The promise of 2011: Cities will lead, and the people will push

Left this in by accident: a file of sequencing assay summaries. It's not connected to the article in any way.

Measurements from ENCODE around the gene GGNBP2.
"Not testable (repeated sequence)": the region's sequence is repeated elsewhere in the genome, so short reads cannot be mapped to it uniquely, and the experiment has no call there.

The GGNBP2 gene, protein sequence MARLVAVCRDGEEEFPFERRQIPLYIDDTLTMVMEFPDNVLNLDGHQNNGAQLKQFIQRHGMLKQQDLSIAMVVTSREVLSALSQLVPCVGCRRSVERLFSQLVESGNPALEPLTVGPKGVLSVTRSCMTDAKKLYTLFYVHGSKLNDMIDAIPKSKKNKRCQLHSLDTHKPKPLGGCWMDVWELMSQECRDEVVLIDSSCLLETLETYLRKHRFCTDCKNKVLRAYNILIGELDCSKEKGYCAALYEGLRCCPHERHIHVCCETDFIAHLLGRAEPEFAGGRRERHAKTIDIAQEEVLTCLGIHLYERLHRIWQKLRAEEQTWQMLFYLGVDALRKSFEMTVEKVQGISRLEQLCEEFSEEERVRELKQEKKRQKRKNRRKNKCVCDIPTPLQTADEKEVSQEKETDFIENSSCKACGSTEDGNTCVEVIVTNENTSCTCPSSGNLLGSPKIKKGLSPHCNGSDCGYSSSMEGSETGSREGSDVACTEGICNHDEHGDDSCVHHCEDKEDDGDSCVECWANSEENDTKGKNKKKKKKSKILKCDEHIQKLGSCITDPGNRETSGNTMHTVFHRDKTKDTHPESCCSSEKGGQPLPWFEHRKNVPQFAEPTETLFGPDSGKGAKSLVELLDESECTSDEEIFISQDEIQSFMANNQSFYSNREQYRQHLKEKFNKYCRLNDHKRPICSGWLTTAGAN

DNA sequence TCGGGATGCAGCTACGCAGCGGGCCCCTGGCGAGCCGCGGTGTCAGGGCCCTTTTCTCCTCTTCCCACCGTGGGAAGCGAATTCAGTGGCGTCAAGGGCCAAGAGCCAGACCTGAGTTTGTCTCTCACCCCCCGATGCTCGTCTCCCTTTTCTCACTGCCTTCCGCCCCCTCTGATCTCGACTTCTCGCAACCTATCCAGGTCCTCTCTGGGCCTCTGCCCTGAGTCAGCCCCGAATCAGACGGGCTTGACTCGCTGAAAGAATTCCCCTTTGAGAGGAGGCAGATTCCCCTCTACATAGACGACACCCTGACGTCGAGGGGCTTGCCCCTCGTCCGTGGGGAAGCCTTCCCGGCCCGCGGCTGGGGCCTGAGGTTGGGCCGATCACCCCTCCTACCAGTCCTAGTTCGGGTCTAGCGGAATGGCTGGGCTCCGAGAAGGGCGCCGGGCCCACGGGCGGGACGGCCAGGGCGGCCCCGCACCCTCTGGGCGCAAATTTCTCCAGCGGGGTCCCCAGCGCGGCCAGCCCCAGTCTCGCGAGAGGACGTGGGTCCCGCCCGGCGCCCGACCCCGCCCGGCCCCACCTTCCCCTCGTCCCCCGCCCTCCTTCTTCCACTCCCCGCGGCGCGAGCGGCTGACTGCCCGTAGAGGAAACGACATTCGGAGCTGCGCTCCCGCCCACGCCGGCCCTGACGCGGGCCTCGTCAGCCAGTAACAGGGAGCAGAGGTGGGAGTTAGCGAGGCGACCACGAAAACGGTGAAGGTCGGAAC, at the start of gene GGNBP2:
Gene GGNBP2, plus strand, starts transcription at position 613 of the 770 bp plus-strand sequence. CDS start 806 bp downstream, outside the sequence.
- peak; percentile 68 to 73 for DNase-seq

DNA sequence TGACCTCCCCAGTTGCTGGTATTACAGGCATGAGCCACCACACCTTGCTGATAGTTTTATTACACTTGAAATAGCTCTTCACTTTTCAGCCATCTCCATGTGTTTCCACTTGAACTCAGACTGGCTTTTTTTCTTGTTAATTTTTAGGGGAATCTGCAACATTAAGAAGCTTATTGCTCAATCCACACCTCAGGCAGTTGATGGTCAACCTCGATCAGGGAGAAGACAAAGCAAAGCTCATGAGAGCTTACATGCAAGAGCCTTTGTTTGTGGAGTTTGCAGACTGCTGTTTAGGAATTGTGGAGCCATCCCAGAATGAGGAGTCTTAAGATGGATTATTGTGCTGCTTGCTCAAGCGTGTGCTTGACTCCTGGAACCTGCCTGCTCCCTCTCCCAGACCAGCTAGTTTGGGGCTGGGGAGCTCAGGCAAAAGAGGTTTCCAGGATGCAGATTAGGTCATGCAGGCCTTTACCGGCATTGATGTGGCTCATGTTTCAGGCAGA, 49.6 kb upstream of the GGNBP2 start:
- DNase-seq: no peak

Photo: Thomas HawkAs the international climate talks in Durban sputtered and fizzled, and the Republican presidential field competed to out-deny the competition, it became ever more clear that if cities don’t lead, no one will. “As mayors — the great pragmatists of the world’s stage and directly responsible for the well-being of the majority of the world’s people — we don’t have the luxury of simply talking about change but not delivering it,” New York Mayor Michael Bloomberg told a gathering at the United Nations last week. If things continue as they have been, mayors like Bloomberg will have growing clout on the national and international stage. That’s thanks in part to the protesters whom Bloomberg chased out of Zuccotti Park last month, who have changed the national dialog to focus on issues of inequality and justice. It’s also because of a very real generational shift toward cities as the national ideal. Fifty years ago, America was a nation obsessed with the suburbs. Now, we are beginning to turn back to cities, investing in more sustainable ways of living and finding here-and-now solutions to the problems ahead. These are promising signs, and if the stars align, maybe, just maybe, we’ll see that urban renaissance we’ve all been rooting for. The country and the planet will be all the better for it. Here’s to 2012.
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